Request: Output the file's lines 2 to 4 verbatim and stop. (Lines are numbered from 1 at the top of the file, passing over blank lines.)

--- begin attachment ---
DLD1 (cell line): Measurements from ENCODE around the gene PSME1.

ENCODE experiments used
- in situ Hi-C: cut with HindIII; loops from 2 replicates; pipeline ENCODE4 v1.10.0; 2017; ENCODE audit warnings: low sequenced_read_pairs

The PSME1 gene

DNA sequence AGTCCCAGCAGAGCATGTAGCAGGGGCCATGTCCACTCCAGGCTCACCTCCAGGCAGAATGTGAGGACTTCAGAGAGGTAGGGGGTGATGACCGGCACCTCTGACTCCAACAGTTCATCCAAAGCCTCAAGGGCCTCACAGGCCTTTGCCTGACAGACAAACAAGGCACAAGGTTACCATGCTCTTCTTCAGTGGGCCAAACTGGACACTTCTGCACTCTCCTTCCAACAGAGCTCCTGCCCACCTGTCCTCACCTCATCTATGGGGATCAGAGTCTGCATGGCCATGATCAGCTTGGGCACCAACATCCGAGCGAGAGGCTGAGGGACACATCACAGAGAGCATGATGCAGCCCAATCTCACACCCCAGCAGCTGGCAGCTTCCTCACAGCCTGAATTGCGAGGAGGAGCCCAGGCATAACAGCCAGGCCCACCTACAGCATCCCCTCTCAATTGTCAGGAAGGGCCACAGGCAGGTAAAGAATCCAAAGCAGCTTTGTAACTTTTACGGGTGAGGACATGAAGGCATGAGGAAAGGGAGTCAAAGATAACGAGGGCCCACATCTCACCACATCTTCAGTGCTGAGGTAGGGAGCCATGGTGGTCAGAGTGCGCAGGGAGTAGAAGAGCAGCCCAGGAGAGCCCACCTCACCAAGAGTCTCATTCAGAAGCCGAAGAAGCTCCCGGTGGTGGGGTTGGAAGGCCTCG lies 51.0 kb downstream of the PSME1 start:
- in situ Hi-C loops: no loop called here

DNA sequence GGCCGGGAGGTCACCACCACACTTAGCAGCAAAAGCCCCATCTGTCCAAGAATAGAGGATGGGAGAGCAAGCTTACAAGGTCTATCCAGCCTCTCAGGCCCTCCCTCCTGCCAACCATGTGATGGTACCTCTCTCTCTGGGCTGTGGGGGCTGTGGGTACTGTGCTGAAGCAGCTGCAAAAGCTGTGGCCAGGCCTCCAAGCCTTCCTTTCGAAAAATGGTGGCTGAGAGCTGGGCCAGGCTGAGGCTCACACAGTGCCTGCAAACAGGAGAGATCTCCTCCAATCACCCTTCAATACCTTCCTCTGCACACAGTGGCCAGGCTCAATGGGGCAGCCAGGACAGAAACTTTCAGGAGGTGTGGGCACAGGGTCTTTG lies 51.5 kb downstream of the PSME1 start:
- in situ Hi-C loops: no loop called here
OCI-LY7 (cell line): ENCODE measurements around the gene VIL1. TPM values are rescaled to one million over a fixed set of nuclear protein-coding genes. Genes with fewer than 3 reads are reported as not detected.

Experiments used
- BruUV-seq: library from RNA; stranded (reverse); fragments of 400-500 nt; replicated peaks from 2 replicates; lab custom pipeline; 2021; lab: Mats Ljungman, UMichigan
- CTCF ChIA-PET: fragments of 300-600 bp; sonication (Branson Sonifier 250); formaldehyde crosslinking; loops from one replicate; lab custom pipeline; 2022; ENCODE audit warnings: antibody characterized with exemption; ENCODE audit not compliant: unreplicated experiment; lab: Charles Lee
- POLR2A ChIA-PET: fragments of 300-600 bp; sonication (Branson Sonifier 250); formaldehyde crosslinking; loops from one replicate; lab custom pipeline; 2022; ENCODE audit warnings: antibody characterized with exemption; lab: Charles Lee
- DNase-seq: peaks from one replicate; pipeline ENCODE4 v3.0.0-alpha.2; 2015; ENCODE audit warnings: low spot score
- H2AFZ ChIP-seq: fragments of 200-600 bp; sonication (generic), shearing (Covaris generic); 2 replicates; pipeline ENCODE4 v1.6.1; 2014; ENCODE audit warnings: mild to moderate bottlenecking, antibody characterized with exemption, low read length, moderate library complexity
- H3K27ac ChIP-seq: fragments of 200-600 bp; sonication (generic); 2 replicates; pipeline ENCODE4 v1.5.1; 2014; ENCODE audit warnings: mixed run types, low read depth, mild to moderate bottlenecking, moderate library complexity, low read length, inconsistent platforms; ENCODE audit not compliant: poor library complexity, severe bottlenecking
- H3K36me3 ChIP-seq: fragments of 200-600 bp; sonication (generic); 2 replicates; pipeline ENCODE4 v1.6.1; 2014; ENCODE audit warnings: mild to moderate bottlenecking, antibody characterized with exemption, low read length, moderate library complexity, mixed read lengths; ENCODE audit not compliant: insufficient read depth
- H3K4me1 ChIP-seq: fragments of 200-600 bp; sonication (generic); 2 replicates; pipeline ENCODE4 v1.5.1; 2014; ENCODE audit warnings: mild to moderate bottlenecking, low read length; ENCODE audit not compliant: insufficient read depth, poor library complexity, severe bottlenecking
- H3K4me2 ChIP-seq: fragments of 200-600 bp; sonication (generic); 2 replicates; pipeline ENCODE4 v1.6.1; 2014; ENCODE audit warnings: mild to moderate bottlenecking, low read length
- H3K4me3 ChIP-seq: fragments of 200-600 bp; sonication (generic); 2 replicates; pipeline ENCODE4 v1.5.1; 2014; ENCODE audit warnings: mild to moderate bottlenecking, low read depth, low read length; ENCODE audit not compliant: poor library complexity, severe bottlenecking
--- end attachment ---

ENCODE experiments used
- in situ Hi-C: cut with HindIII; loops from 2 replicates; pipeline ENCODE4 v1.10.0; 2017; ENCODE audit warnings: low sequenced_read_pairs

The PSME1 gene